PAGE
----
Years ago when I had a Honda TL250, it was so low geared that I could just put it in first gear, let it idle, and slowly walk right beside the bike as it chugged thru some very dense forest. Think I will be able to do the same here by changing to a 12-tooth front, or will I need to also install a larger rear sprocket?
 
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#8
The kdx won't tic-tic along on the bottom like a 4-stroke. You can make it run close enough to that to get most any job done..but it's never going to be 'exactly like' some other completely different (4-stroke) bike.

Try the 12-47 combo first. Changing to a 49+ will likely call for a 110 link chain (108 is oem). ....imo

You don't say if your bike is a 200 or 220. The two act considerably different. The 200 won't have anywhere near the bottom end pull the 220 does...without a number of changes.

Sorry to bang on the same old drum over and over...but a proper jetting setup will be a huge benefit both on the bottom end pull of things, and the upper end scream of things.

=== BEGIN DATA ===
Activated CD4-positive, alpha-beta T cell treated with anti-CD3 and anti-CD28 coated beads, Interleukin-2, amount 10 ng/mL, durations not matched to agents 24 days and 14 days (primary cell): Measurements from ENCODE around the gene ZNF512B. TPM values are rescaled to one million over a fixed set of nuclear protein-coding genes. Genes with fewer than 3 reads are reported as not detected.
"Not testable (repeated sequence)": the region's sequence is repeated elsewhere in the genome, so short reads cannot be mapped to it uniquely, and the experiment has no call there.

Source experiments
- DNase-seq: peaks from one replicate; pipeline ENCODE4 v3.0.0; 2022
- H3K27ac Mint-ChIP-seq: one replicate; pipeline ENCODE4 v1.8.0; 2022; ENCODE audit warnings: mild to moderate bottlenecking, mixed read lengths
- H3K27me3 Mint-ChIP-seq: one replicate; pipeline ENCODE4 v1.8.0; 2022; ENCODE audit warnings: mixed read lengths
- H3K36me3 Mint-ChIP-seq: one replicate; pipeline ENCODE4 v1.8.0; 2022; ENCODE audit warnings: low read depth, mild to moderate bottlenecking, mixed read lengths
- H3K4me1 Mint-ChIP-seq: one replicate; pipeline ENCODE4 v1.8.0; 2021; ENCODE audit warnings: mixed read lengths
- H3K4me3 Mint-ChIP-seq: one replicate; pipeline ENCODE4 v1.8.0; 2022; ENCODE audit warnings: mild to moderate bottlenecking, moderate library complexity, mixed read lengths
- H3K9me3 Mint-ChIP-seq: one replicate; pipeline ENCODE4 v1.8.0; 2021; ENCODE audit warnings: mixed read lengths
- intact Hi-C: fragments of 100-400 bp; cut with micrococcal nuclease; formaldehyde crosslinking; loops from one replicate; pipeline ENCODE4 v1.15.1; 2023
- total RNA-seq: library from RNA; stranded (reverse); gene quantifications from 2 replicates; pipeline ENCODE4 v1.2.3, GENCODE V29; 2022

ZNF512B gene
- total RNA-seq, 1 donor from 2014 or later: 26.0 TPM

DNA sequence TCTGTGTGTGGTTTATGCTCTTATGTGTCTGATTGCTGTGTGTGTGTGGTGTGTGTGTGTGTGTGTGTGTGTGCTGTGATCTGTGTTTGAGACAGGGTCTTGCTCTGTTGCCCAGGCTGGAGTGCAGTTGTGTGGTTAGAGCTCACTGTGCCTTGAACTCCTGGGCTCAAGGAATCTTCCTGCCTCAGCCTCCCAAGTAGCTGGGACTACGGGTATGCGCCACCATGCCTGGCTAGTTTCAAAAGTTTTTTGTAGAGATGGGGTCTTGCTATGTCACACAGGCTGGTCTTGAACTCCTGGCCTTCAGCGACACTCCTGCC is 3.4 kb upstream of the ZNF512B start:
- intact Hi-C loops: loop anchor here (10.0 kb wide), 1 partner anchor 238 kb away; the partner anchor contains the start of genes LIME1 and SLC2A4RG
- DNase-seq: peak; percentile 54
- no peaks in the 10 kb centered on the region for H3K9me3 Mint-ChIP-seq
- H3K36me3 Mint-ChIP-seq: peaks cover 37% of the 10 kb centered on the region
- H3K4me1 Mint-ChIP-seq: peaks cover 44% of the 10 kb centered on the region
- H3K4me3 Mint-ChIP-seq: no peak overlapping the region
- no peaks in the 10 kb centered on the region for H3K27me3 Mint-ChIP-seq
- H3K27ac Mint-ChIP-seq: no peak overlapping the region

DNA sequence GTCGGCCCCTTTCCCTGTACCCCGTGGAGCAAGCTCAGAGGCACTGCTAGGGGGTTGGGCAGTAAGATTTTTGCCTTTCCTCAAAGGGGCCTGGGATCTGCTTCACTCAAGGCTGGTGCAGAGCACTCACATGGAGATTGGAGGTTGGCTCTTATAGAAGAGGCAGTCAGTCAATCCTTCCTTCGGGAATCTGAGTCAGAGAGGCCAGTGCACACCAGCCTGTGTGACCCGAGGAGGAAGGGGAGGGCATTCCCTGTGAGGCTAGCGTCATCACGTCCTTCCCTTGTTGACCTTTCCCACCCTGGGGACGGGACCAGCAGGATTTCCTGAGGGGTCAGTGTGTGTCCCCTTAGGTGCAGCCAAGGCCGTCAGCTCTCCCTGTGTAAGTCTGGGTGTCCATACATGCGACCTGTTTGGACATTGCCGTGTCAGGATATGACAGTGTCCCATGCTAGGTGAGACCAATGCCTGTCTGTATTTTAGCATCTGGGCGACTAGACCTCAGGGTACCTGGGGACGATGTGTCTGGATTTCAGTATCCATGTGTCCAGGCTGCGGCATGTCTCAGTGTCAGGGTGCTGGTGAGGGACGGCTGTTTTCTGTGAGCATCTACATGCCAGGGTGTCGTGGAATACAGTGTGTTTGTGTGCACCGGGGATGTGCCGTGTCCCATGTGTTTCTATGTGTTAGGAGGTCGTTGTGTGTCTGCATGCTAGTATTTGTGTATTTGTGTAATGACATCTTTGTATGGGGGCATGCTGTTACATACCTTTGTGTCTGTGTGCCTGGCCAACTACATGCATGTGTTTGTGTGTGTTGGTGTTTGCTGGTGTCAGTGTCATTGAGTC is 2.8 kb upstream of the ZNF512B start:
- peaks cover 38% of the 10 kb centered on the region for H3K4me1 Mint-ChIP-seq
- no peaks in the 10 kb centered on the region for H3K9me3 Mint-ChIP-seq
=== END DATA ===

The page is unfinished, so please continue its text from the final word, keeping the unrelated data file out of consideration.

Well...220's don't do a whole lot of upper end screaming....but you get the idea.

Have fun!!
 
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#9
Instaurare,

The TL 250 was a trials bike, right? I wish I had one of those "in the stable" for those 1/2 mph dense forest days (on private land, I might add - most public riding areas aren't too fond of us breaking our own trails, from what I understand...)

The KDX won't "chug along" at idle quite like the 4-stroke. So don't expect to be able to make the KDX to be like the TL - but it works well , and is much more versatile. You'll like the 12T sprocket - and you might ask for a Steahly flywheel weight for Christmas. Again, it won't make the engine like a TL (or Yam. TTR) at the very low end, but it is a noticeable improvement - and you've got a bike with snap , and the ability for speed! The more I ride my KDX, the more I like it!

Yeah...what canyncarvr said!
 
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#10